Presented by Second Echo Ensemble with Performing Lines Tasmania. Development partners included Moonah Arts Centre, Tasdance, Spring Bay Mill and Big hART.
This project was made possible through the generous support of Australian Government's Regional Arts Fund, Playing Australia, Arts Tasmania, and RANT Regional Arts.
Let Me Dry Your Eyes
The ocean is filled with tears
And the sea turns into a mirror There's a whale in the moon when it's clear And a bird on the tide
- Tom Waits
Let Me Dry Your Eyes is a love story of sorts where two beings - a bird and a whale - are connected only where they can meet at the water's surface. The audience will be invited to experience the work at the water's edge, listen to and view underwater through telescopes and hydrophones and possibly even join us in the pool.
Presented by Second Echo Ensemble and MONA FOMA 2021
Supported by Arts Tasmania, the Alcorso Foundation, Regional Arts Fund, City of Hobart, and SEE supporters.
The eternal chain and the chain of who we are. The constant on and on.
We are never really gone.
Nothing is ever lost. The chain reaction. The rise and fall. The perpetual cycle.
The internal and the eternal.
The water teaches us the wisdom to Surrender to life and death. In my mind, I surrender to the Breath. Without acceptance, there will be a violent storm. Go with the flow.
Go with the chain.
Breathing is life, and it gives us birth. Listen to the water. The volume. The sound is flowing and falling. Listen. To the water. Flowing. Falling. Falling flowing. Surrender.
Accepting death and life and death.
THE CHAIN is an installation-based performance created at Wilkinson's point.
Presented by Second Echo Ensemble and Constance ARI.
Supported by Arts Tasmania, Regional Arts Fund Glenorchy City Council, Tasmania Performs, Moonah Arts Centre, Constance ARI, Rosny College, and SEE supporters.
Rite of Spring
Through dance, physical theatre, and immersive design, we journey deep into the promise of spring. Interiors are revealed; the wishful linings of pockets, secrets stained on petticoats, histories, and landscapes tattooed on the heart. Our hopes, expectations, and choices. Our rights and dreams. Rite of Spring is a grand procession: audience and performers traveling together. On a journey with friends, strangers, and neighbors, we move at the same pace and in the same rhythm. We feel geography and celebrate moving and being moved.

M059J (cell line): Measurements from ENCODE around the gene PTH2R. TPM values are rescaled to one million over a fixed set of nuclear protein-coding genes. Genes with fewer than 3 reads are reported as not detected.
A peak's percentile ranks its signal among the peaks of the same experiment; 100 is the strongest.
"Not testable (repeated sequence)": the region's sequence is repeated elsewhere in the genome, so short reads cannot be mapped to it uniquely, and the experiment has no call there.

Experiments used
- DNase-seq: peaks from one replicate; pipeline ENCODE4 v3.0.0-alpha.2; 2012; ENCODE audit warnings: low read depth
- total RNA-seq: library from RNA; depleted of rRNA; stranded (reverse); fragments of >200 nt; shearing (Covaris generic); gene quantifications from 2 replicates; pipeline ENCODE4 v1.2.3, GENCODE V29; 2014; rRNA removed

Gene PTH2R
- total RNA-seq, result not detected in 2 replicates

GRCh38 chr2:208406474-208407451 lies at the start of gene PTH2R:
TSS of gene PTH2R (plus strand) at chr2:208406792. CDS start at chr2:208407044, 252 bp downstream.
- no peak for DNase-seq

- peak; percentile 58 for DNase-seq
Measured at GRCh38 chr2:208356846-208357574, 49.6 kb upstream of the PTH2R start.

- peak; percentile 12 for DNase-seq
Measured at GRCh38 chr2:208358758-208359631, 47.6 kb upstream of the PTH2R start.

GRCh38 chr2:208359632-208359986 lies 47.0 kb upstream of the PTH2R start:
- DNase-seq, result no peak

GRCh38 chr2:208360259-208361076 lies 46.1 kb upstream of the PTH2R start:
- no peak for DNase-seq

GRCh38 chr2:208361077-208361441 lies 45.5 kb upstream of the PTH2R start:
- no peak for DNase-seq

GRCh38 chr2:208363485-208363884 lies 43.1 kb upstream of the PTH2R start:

Development Showing: Ten Days on the Island RAWspace 2015, Undercover Artists Festival, Brisbane
Premiere: Salamanca MOVES 2016
Produced by Second Echo Ensemble in association with Tasmanian Theatre Company and Salamanca MOVES
Director: Kelly Drummond Cawthon
Design Team: Nick Higgins, Hanna Parsinnen, Roz Wren
Musical Director: Michael Fortescue
Performance: Luke Campbell, Aidan Chick, Alma Faludi, Rodrigo Diaz-Icasuriaga, Zeb Direen, Rob Flehr, Bryony Geeves, David Montgomery, Alexandra Morris-Baguley, Bridget Nicklason-King, Elise Romaszko, Charlie Smith, William Webster.
Contested Land is conceived and directed by Charlie Smith. A founding member of SEE, Charlie is working with ideas that are both quietly political and socially evocative. Investigating the history of nations, conflicts both embodied and landscaped, and lines drawn in the sand, Contested Land explores our sense of connection and what it means to us to take, give, share and fight over our contested lands.
Development Showings: Dancehouse Room to Move 2016, Melbourne, Ten Days on the Island RAWspace 2017, You Are Here Festival, Canberra 2017
Presenting partners: Moonah MOVES and Tasmanian Theatre Company.
Director: Charlie Smith
Creative Producer: Kelly Drummond Cawthon
Performance: Second Echo Ensemble with Joshua Langford
Musical Directors: Matthew Fargher and Michael Fortescue
Original Recorded Music Works by: Rhys Gray and Thomas Misson, commissioned and recorded for Contested Land by the Tasmanian Symphony Orchestra, conducted by Gregory Stephens.
Design: Roz Wren
By My Hand
By My Hand is an immersive physical theatre work set within a rigorously defined structural lattice of rope and rock. It is a kinesthetic and sensory exploration of how we are caught up and held in place by our perceptions, our beliefs, and our rigidly held constructs of authority.
That which constrains us defines us. That which contains us releases us.
Premiere: DARK MOFO 2018
Tour to Lonely in the Rain Festival 2018, Finland
Choreographer: Luke Campbell Creative Producer: Kelly Drummond Cawthon
Music Direction: Matthew Fargher Performance: Luke Campbell, Kelly Drummond Cawthon, Alma Faludi, Matthew Fargher, Michael Fortescue, Jusso Pakarinen, William Webster, Anna Maria Vaisanen, Bella Young
Visual Installation: Garth Knight
Costume Design: Roz Wren
Production Manager/Lighting Design: Sam Cole
Produced by Dark MOFO and SEE
Producing Partner: Tasmanian Theatre Company
Supported by the City of Hobart, Creative Hobart, kdcWORKS, Dark MOFO, Match Creative Partnerships Australia, Arts Tasmania, and SEE supporters.